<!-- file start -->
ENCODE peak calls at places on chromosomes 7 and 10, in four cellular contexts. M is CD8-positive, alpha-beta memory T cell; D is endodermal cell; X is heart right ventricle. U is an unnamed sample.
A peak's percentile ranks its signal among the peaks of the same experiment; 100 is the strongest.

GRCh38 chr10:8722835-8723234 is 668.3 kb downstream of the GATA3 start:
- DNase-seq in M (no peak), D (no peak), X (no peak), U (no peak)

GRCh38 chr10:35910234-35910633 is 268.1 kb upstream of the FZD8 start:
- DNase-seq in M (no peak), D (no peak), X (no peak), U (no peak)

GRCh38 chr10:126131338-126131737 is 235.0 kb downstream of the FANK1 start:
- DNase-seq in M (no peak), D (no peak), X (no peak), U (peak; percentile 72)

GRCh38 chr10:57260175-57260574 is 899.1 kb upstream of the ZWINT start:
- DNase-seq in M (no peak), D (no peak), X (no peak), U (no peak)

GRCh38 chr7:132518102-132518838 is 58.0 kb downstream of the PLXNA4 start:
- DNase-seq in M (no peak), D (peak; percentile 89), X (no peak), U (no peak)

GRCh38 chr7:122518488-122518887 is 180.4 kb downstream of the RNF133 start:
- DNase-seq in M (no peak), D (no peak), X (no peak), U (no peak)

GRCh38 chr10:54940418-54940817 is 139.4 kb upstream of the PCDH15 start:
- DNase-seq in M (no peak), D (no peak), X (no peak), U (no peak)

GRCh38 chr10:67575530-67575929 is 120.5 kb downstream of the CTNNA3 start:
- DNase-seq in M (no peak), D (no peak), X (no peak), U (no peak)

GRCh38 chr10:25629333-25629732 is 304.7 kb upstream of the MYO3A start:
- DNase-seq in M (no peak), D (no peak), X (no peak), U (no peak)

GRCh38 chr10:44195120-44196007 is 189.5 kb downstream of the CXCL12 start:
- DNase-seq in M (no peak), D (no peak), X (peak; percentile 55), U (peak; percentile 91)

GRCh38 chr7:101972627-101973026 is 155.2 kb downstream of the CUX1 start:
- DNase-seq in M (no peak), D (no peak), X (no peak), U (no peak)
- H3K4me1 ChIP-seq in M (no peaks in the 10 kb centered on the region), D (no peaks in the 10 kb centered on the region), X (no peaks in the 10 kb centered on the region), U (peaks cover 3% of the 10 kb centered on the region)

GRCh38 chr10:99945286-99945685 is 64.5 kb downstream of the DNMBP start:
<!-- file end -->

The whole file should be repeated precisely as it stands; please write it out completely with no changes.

ENCODE peak calls at places on chromosomes 7 and 10, in four cellular contexts. M is CD8-positive, alpha-beta memory T cell; D is endodermal cell; X is heart right ventricle. U is an unnamed sample.
A peak's percentile ranks its signal among the peaks of the same experiment; 100 is the strongest.

GRCh38 chr10:8722835-8723234 is 668.3 kb downstream of the GATA3 start:
- DNase-seq in M (no peak), D (no peak), X (no peak), U (no peak)

GRCh38 chr10:35910234-35910633 is 268.1 kb upstream of the FZD8 start:
- DNase-seq in M (no peak), D (no peak), X (no peak), U (no peak)

GRCh38 chr10:126131338-126131737 is 235.0 kb downstream of the FANK1 start:
- DNase-seq in M (no peak), D (no peak), X (no peak), U (peak; percentile 72)

GRCh38 chr10:57260175-57260574 is 899.1 kb upstream of the ZWINT start:
- DNase-seq in M (no peak), D (no peak), X (no peak), U (no peak)

GRCh38 chr7:132518102-132518838 is 58.0 kb downstream of the PLXNA4 start:
- DNase-seq in M (no peak), D (peak; percentile 89), X (no peak), U (no peak)

GRCh38 chr7:122518488-122518887 is 180.4 kb downstream of the RNF133 start:
- DNase-seq in M (no peak), D (no peak), X (no peak), U (no peak)

GRCh38 chr10:54940418-54940817 is 139.4 kb upstream of the PCDH15 start:
- DNase-seq in M (no peak), D (no peak), X (no peak), U (no peak)

GRCh38 chr10:67575530-67575929 is 120.5 kb downstream of the CTNNA3 start:
- DNase-seq in M (no peak), D (no peak), X (no peak), U (no peak)

GRCh38 chr10:25629333-25629732 is 304.7 kb upstream of the MYO3A start:
- DNase-seq in M (no peak), D (no peak), X (no peak), U (no peak)

GRCh38 chr10:44195120-44196007 is 189.5 kb downstream of the CXCL12 start:
- DNase-seq in M (no peak), D (no peak), X (peak; percentile 55), U (peak; percentile 91)

GRCh38 chr7:101972627-101973026 is 155.2 kb downstream of the CUX1 start:
- DNase-seq in M (no peak), D (no peak), X (no peak), U (no peak)
- H3K4me1 ChIP-seq in M (no peaks in the 10 kb centered on the region), D (no peaks in the 10 kb centered on the region), X (no peaks in the 10 kb centered on the region), U (peaks cover 3% of the 10 kb centered on the region)

GRCh38 chr10:99945286-99945685 is 64.5 kb downstream of the DNMBP start: